Concerning what did come of it, the story is silent, but one feels that under no circumstances had the lady any right to complain of her bargain. Whether she ever did or did not-for women do not invariably order their tongues according to logic, nor men either for the matter of that-Davie, himself, must have had the satisfaction of reflecting that all reproaches were undeserved.
I wish to be equally frank with the reader of this book. I wish here conscientiously to let forth its shortcomings. I wish no one to read this book under a misapprehension.
There will be no useful information in this book.
Anyone who should think that with the aid of this book he would be able to make a tour through Germany and the Black Forest would probably lose himself before he got to the Nore. That, at all events, would be the best thing that could happen to him. The farther away from home he got, the greater only would be his difficulties.
I do not regard the conveyance of useful information as my forte. This belief was not inborn with me; it has been driven home upon me by experience.
In my early journalistic days, I served upon a paper, the forerunner of many very popular periodicals of the present day. Our boast was that we combined instruction with amusement; as to what should be regarded as affording amusement and what instruction, the reader judged for himself. We gave advice to people about to marry-long, earnest advice that would, had they followed it, have made our circle of readers the envy of the whole married world. We told our subscribers how to make fortunes by keeping rabbits, giving facts and figures. The thing that must have surprised them was that we ourselves did not give up journalism and start rabbit-farming. Often and often have I proved conclusively from authoritative sources how a man starting a rabbit farm with twelve selected rabbits and a little judgment must, at the end of three years, be in receipt of an income of two thousand a year, rising rapidly; he simply could not help himself. He might not want the money. He might not know what to do with it when he had it. But there it was for him. I have never met a rabbit farmer myself worth two thousand a year, though I have known many start with the twelve necessary, assorted rabbits. Something has always gone wrong somewhere; maybe the continued atmosphere of a rabbit farm saps the judgment.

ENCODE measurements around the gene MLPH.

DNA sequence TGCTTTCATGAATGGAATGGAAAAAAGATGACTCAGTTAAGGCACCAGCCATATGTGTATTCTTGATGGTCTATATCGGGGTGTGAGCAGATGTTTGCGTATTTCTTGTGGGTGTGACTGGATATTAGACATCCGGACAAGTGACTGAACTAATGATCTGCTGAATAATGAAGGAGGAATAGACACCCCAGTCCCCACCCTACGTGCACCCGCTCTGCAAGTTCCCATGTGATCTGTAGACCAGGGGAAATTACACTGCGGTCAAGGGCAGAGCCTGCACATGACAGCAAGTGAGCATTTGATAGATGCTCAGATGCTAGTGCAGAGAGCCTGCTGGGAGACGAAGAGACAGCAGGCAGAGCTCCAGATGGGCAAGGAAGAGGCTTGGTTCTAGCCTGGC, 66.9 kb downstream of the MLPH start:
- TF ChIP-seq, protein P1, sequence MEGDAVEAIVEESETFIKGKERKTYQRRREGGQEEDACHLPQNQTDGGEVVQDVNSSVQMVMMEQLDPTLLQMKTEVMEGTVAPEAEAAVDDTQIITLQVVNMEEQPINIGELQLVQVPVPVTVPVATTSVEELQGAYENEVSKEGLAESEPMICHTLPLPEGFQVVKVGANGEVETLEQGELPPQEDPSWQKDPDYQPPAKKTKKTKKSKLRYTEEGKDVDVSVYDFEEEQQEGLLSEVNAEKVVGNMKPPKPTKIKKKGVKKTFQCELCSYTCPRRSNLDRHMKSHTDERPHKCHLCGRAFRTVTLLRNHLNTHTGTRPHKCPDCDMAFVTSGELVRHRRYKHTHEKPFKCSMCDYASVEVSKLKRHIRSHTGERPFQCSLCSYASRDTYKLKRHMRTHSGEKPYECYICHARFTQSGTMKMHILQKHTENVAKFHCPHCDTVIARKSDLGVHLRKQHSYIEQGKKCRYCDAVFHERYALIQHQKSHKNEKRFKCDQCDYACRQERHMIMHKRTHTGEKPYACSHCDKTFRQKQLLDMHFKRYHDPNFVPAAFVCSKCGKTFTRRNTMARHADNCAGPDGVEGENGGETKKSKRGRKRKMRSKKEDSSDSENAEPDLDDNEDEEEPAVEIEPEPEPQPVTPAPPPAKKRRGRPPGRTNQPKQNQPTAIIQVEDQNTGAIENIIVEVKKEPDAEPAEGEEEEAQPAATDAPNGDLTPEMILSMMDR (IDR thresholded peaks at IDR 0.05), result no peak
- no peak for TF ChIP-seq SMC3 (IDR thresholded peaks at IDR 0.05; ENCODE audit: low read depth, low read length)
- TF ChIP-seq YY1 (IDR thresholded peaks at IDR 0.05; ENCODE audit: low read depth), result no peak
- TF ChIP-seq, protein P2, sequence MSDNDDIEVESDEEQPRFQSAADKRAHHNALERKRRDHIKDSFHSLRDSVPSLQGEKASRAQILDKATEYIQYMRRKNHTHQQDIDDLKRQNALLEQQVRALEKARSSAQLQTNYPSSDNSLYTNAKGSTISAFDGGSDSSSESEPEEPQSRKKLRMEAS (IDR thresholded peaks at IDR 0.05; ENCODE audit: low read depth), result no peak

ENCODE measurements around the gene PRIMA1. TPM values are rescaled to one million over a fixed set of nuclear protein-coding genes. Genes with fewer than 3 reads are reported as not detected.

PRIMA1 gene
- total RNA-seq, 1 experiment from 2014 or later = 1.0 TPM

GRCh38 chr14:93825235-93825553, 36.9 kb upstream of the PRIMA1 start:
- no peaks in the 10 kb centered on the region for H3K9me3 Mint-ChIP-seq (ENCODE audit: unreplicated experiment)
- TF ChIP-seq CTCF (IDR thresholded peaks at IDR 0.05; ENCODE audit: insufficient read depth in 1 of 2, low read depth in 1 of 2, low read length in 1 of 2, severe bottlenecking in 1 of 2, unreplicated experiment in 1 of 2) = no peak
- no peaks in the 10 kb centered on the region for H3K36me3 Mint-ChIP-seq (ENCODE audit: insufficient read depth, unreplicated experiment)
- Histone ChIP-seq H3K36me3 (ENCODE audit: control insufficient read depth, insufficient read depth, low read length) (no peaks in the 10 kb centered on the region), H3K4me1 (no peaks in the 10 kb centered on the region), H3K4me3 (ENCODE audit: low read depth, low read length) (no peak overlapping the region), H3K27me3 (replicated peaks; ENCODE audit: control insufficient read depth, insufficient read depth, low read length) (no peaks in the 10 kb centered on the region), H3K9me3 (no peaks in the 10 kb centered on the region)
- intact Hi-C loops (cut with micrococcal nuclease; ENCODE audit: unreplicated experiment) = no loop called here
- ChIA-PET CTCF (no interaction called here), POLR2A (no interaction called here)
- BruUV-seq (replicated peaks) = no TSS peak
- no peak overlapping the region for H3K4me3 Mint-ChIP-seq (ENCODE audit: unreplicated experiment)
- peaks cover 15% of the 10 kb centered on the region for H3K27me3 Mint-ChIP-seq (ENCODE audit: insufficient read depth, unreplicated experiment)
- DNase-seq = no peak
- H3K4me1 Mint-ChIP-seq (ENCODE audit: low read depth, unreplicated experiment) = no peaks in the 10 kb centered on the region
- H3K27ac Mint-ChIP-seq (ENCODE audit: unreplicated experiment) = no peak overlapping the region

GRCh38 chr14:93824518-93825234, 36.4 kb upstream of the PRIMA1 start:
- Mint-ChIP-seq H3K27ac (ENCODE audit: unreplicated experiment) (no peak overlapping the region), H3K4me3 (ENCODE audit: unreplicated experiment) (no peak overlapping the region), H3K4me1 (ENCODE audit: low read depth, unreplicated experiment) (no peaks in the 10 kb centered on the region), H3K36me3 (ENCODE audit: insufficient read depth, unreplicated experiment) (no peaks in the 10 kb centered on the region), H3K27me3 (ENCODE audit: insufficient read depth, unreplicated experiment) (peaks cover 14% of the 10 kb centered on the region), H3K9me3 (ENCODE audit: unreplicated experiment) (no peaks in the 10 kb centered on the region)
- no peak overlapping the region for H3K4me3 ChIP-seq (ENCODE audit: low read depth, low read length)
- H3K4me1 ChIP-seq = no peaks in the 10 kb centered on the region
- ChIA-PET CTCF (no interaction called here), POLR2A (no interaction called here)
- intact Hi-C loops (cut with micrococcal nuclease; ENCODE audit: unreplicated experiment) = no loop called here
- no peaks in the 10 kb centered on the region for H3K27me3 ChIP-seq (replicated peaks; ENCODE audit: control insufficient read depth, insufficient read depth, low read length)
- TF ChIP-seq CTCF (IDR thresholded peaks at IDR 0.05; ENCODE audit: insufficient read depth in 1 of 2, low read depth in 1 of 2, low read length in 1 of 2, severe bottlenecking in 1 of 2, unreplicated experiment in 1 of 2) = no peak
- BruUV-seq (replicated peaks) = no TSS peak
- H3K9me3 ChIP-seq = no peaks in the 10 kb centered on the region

We told our readers how many bald-headed men there were in Iceland, and for all we knew our figures may have been correct; how many red herrings placed tail to mouth it would take to reach from London to Rome, which must have been useful to anyone desirous of laying down a line of red herrings from London to Rome, enabling him to order in the right quantity at the beginning; how many words the average woman spoke in a day; and other such like items of information calculated to make them wise and great beyond the readers of other journals.
We told them how to cure fits in cats. Personally I do not believe, and I did not believe then, that you can cure fits in cats. If I had a cat subject to fits I should advertise it for sale, or even give it away. But our duty was to supply information when asked for. Some fool wrote, clamouring to know; and I spent the best part of a morning seeking knowledge on the subject. I found what I wanted at length at the end of an old cookery book. What it was doing there I have never been able to understand. It had nothing to do with the proper subject of the book whatever; there was no suggestion that you could make anything savoury out of a cat, even when you had cured it of its fits. The authoress had just thrown in this paragraph out of pure generosity. I can only say that I wish she had left it out; it was the cause of a deal of angry correspondence and of the loss of four subscribers to the paper, if not more. The man said the result of following our advice had been two pounds worth of damage to his kitchen crockery, to say nothing of a broken window and probable blood poisoning to himself; added to which the cat's fits were worse than before. And yet it was a simple enough recipe. You held the cat between your legs, gently, so as not to hurt it, and with a pair of scissors made a sharp, clean cut in its tail. You did not cut off any part of the tail; you were to be careful not to do that; you only made an incision.